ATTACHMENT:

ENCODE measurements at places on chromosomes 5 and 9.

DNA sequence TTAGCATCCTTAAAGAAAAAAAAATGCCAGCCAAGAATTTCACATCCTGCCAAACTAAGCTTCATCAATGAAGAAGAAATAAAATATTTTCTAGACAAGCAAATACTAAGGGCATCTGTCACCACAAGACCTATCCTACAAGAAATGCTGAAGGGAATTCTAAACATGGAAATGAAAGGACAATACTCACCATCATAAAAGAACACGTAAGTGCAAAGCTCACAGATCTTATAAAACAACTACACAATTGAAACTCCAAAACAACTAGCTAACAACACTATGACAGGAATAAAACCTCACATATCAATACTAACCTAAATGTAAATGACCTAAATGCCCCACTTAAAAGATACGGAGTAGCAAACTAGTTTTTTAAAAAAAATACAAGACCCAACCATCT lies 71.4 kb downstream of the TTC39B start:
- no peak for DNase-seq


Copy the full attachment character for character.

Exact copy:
ENCODE measurements at places on chromosomes 5 and 9.

DNA sequence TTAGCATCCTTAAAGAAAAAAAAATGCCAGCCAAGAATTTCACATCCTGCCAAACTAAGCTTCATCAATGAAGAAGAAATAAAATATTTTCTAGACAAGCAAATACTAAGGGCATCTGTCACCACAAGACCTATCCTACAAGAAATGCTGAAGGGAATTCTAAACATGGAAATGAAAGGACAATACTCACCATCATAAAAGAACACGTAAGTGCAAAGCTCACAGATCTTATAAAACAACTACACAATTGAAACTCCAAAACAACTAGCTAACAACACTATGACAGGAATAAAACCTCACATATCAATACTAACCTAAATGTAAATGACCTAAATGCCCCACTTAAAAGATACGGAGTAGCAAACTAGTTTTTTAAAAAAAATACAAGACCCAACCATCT lies 71.4 kb downstream of the TTC39B start:
- no peak for DNase-seq